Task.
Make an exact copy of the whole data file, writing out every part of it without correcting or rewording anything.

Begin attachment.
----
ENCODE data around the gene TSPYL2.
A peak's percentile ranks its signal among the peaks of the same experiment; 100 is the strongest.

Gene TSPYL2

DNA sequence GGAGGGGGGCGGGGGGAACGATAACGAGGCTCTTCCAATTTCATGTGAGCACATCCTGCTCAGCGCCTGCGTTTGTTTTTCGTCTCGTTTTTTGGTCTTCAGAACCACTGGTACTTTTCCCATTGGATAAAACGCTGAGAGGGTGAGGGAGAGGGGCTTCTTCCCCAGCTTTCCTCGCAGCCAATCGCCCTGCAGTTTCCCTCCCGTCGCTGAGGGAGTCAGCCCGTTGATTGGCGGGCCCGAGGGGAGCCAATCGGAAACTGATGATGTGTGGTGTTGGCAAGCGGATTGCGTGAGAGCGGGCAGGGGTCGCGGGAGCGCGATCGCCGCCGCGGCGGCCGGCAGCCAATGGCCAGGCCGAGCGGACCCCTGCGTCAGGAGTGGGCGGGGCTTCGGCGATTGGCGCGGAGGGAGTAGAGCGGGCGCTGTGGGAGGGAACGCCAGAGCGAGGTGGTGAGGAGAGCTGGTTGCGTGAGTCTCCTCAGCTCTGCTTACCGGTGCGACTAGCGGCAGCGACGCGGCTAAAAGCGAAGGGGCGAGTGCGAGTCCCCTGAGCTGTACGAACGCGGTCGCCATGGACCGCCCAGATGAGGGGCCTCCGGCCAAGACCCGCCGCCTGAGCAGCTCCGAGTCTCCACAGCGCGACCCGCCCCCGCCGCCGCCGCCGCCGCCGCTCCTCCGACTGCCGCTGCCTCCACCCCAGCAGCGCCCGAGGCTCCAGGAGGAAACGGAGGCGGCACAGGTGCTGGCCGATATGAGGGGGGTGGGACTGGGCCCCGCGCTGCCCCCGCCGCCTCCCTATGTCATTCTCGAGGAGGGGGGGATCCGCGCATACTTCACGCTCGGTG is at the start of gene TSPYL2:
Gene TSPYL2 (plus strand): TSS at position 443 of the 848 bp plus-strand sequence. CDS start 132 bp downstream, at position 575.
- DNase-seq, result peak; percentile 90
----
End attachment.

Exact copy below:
ENCODE data around the gene TSPYL2.
A peak's percentile ranks its signal among the peaks of the same experiment; 100 is the strongest.

Gene TSPYL2

DNA sequence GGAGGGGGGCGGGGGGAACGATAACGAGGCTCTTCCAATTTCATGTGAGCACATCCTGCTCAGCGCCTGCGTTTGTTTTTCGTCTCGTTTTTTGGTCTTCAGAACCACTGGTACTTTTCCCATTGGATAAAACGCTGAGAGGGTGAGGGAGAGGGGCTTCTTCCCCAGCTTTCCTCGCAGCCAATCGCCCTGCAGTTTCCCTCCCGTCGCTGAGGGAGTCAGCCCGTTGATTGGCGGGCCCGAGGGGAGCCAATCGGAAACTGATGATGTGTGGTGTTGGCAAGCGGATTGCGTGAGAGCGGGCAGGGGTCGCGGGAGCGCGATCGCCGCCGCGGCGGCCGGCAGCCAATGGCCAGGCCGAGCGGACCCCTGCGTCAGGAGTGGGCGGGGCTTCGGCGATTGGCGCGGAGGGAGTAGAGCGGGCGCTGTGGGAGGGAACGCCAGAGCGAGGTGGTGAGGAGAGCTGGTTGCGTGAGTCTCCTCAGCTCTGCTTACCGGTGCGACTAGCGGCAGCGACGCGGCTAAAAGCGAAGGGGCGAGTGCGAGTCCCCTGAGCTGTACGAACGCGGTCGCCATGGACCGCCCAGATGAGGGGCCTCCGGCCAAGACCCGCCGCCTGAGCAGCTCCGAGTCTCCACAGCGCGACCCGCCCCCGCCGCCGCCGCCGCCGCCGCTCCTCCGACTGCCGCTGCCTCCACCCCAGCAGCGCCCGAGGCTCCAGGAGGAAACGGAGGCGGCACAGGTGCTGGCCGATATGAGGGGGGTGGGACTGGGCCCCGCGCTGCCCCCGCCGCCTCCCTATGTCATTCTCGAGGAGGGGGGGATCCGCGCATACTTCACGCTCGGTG is at the start of gene TSPYL2:
Gene TSPYL2 (plus strand): TSS at position 443 of the 848 bp plus-strand sequence. CDS start 132 bp downstream, at position 575.
- DNase-seq, result peak; percentile 90